Computational thinking all year round with UK Bebras

This November, teachers across the UK helped 367,023 learners participate in the annual free UK Bebras Challenge of computational thinking.

Bebras UK logo
‘Bebras’ is Lithuanian and means ‘beaver’.

We support this challenge in the UK, together with Oxford University, and Bebras Challenges run across the world, with more than 3 million learners from schools in 54 countries taking part in 2021. Bebras encourages a love of computational thinking, computer science, and problem solving, especially among learners who haven’t yet realised they have these skills.

More and more schools are taking part in the UK Bebras Challenge

Nearly every year since 2013, more UK schools have been participating in Bebras. We think this is because for teachers, registering and entering learners is easy, the online system does all the marking automatically, and teachers receive comprehensive results that can be helpful for assessment.

A line graph showing the number of annual participants in the UK Bebras Challenge, from less than 50,000 in 2013 to over 350,000 in 2022.

The computational thinking problems within Bebras are tailored for different age groups, use clear language, and are accessible to colour-blind learners. There is also a challenge for learners with visual impairments. Teachers who run Bebras in their schools seem to love it and regularly tell colleagues about it.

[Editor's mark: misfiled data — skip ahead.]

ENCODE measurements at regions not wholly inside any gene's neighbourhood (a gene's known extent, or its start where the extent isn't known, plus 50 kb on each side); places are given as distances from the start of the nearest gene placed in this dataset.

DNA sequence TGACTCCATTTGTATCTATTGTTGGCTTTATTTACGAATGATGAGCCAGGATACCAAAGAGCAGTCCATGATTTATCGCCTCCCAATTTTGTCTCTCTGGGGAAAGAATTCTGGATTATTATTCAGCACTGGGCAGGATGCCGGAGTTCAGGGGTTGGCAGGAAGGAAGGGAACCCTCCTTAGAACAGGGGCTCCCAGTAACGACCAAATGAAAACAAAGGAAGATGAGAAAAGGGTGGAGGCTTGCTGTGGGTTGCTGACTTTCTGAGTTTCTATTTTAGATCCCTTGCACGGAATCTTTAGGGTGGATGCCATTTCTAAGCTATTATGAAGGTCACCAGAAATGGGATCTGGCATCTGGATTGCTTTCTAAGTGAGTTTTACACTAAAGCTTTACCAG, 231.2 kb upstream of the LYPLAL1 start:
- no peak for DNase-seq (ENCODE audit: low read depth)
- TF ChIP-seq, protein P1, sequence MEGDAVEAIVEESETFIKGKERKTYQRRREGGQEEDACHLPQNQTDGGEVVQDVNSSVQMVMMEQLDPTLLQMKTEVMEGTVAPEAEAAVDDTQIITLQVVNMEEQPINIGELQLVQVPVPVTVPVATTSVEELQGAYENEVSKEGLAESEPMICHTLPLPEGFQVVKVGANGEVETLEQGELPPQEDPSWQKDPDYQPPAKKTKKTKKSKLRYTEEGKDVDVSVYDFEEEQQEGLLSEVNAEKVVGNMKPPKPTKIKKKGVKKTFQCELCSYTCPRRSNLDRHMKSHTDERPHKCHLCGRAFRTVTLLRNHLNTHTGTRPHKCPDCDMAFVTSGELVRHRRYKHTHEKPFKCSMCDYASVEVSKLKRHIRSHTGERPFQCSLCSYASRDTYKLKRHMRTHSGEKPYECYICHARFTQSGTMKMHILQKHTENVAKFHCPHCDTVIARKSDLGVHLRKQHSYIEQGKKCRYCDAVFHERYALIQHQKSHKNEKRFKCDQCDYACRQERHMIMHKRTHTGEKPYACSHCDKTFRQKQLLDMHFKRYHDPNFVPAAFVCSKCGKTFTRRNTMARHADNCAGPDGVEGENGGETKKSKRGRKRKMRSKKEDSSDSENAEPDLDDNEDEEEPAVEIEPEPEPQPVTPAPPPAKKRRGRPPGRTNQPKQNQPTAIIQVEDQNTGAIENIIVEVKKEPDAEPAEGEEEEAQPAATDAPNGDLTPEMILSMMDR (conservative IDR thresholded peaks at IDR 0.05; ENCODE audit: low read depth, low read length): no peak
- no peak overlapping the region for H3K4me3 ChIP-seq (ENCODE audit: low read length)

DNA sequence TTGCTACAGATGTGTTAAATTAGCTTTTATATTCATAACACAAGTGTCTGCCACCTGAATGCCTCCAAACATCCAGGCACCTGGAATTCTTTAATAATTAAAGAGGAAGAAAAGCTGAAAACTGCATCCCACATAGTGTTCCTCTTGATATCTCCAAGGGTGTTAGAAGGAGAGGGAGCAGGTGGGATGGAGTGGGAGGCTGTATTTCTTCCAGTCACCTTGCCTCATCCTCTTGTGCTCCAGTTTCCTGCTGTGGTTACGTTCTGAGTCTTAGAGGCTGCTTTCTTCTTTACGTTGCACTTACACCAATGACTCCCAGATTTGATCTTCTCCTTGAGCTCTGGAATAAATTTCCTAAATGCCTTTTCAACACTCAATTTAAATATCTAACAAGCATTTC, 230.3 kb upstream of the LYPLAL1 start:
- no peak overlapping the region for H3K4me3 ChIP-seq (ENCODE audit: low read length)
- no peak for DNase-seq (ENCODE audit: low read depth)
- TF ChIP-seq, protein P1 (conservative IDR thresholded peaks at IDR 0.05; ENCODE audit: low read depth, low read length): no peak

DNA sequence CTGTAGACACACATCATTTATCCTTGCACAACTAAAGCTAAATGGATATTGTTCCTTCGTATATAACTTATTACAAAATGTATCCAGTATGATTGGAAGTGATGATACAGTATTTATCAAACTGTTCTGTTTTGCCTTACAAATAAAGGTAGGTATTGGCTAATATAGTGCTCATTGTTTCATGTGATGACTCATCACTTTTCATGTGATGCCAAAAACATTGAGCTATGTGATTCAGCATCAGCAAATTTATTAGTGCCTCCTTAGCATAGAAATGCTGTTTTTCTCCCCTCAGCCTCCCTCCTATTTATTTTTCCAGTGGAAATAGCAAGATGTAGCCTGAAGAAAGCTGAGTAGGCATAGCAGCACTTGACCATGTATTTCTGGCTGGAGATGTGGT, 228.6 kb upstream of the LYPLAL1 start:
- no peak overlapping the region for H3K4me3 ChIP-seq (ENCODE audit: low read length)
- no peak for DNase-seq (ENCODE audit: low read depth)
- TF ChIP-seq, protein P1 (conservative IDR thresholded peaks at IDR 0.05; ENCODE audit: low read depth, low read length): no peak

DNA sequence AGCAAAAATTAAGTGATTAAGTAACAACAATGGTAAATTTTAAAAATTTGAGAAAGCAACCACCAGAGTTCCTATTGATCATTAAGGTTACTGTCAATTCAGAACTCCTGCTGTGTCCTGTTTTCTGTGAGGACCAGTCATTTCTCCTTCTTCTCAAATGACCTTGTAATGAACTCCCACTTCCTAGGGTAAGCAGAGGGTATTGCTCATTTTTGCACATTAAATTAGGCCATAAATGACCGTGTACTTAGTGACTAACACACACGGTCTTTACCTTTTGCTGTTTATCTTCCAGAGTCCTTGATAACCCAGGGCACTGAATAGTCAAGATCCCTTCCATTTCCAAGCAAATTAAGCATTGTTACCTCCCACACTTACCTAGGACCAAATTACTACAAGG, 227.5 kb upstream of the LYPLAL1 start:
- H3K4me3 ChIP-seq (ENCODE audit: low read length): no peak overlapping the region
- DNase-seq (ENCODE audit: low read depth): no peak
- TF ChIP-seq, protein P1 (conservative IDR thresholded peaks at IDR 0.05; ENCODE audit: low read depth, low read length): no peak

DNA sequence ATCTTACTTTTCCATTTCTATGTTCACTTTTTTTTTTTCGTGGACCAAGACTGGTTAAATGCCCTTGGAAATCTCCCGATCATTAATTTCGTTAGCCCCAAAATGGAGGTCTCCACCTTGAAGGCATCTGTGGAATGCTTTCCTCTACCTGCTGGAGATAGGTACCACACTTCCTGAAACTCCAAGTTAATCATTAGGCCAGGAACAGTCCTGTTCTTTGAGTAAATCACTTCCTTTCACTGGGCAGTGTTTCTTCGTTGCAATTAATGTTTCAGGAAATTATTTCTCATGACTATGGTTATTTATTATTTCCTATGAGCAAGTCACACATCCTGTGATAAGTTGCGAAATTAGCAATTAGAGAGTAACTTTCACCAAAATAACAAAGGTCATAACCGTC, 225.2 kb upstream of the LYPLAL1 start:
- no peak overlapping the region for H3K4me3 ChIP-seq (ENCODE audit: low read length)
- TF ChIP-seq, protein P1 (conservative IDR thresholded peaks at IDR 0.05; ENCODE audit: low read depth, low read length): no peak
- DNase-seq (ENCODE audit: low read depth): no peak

“Our pupils really enjoy [Bebras] and I find it so helpful to teach computational thinking with real-life strategies. We also find the data and information about our pupils’ performance extremely helpful.” — Teacher in London

Age-appropriate computational thinking problems

In the UK Bebras Challenge, the younger learners aged 6 to 10 usually take part in teams and have plenty of time to discuss how to solve the computational thinking problems they are presented with.

Older learners, aged 10 to 18, try to solve as many problems as they can in 40 minutes. The problems they are presented with start off easy and get increasingly difficult. The 10% of participants who solve the most problems are then invited to take part in the Oxford University Computing Challenge (OUCC), an annual programming challenge.

Year-round free resources for teachers

Although the OUCC is only open to some Bebras participants, all of the OUCC problems are archived and teachers registered with Bebras can use them to make auto-marking quizzes for all of their learners at any time of the year. Part of the goal of UK Bebras is to support teachers with free resources, and the UK Bebras online quizzes facility now has computational thinking tasks from the Bebras archive, plus auto-marking Blockly programming problems and text-based programming problems, which can be solved using commonly taught programming languages.

If you want to get a taste of Bebras, check out some of the interactive challenges that require no registration. And if you’d like to register to make quizzes for your learners and find out about next year’s challenge, you can do so at

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